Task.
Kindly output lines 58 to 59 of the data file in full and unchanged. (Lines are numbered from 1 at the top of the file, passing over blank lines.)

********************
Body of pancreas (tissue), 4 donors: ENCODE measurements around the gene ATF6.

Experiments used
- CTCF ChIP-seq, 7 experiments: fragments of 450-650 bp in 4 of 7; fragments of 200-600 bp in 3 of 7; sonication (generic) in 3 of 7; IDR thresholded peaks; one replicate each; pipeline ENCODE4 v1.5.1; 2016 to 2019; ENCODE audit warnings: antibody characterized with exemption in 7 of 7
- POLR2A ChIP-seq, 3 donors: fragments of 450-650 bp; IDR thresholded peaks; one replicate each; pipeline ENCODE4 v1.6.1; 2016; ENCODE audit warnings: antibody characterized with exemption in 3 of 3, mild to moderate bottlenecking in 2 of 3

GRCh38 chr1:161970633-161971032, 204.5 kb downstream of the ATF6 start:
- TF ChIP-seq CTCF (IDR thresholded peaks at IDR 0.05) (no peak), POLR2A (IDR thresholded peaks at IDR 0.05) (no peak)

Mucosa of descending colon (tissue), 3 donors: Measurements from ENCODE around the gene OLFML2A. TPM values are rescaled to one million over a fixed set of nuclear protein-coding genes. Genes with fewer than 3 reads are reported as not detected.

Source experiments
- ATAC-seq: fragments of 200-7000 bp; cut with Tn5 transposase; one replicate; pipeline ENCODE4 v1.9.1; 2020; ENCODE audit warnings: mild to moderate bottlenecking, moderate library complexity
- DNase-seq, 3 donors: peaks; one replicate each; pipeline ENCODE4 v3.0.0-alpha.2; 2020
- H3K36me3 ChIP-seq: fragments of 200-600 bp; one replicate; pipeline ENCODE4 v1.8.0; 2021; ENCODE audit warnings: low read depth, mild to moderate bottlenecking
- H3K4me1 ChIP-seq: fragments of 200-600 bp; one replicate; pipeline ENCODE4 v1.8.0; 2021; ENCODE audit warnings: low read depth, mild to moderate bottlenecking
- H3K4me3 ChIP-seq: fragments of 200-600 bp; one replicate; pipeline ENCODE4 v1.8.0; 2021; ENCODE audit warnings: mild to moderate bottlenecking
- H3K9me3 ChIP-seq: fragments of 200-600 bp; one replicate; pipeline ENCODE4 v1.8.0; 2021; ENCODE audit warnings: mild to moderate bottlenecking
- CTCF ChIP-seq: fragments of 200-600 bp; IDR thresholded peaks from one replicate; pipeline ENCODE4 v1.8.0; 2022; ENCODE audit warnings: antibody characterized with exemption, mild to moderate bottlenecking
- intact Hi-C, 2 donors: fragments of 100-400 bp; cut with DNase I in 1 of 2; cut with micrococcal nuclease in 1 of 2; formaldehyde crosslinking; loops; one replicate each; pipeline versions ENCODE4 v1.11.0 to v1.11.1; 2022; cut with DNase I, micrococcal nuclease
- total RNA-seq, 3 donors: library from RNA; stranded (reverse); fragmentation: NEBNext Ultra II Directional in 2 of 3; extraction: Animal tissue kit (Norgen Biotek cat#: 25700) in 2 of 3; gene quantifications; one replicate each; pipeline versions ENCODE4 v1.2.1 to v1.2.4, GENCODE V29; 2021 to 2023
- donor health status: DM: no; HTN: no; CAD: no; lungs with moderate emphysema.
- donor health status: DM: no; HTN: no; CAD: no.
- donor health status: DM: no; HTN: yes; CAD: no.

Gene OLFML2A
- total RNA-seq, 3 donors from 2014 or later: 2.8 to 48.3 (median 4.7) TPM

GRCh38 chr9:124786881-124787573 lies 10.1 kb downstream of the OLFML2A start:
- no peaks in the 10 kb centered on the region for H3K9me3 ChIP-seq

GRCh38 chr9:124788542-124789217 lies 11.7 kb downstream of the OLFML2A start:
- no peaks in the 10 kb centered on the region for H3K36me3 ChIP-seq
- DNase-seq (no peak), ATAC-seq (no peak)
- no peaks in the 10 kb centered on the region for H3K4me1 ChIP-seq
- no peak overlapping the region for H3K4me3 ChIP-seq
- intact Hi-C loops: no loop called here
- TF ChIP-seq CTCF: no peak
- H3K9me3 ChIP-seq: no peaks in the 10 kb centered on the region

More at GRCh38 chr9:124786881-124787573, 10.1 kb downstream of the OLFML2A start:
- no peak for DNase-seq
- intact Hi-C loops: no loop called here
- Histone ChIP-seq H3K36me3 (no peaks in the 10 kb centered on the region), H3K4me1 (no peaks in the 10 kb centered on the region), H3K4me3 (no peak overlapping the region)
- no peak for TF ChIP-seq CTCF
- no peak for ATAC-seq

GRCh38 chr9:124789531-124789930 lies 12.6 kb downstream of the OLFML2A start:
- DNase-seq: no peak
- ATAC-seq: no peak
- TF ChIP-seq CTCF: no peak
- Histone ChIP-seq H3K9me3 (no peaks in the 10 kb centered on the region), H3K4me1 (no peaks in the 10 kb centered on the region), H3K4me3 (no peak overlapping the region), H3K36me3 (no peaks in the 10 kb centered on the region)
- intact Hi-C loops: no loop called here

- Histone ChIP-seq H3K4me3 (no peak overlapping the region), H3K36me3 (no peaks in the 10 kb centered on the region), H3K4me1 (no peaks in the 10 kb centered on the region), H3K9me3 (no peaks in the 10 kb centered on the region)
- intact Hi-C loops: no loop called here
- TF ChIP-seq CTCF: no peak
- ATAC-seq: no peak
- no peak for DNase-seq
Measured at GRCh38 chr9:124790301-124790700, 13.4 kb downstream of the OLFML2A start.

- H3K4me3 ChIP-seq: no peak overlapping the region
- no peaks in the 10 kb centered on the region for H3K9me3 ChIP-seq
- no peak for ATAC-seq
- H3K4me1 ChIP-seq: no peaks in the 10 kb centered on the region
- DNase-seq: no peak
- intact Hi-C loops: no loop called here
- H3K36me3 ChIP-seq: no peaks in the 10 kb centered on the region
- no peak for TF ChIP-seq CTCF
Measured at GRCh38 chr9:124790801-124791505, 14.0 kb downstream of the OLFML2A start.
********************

- no peak for TF ChIP-seq CTCF
Measured at GRCh38 chr9:124790801-124791505, 14.0 kb downstream of the OLFML2A start.